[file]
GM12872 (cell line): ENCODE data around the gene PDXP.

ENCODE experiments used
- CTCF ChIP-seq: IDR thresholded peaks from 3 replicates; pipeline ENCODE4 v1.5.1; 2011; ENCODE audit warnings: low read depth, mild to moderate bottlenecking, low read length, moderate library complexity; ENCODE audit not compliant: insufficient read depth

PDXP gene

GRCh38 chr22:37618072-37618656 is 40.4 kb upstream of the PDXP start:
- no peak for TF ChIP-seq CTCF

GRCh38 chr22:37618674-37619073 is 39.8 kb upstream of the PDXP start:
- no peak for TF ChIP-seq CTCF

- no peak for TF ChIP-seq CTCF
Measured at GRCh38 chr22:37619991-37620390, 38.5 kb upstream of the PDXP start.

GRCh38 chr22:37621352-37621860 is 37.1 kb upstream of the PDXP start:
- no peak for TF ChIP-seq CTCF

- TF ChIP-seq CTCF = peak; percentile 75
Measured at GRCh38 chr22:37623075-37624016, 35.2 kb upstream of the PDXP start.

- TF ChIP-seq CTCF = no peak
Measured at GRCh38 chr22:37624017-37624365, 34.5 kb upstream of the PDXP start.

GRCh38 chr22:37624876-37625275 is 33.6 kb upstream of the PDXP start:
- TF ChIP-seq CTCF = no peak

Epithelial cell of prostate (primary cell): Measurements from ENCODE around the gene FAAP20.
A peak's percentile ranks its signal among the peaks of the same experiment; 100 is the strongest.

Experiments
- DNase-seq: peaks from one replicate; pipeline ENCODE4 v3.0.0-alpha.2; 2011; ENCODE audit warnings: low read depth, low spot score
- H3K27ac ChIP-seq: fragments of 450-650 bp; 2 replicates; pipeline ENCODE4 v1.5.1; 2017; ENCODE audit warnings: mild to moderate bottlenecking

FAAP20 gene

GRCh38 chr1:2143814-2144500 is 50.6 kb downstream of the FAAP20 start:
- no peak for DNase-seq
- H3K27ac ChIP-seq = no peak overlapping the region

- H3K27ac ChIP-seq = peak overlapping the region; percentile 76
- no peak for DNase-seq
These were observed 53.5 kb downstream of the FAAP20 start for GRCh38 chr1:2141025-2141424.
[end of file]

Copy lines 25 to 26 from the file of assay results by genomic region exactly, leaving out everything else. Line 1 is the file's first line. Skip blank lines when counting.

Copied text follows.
GRCh38 chr1:2143814-2144500 is 50.6 kb downstream of the FAAP20 start:
- no peak for DNase-seq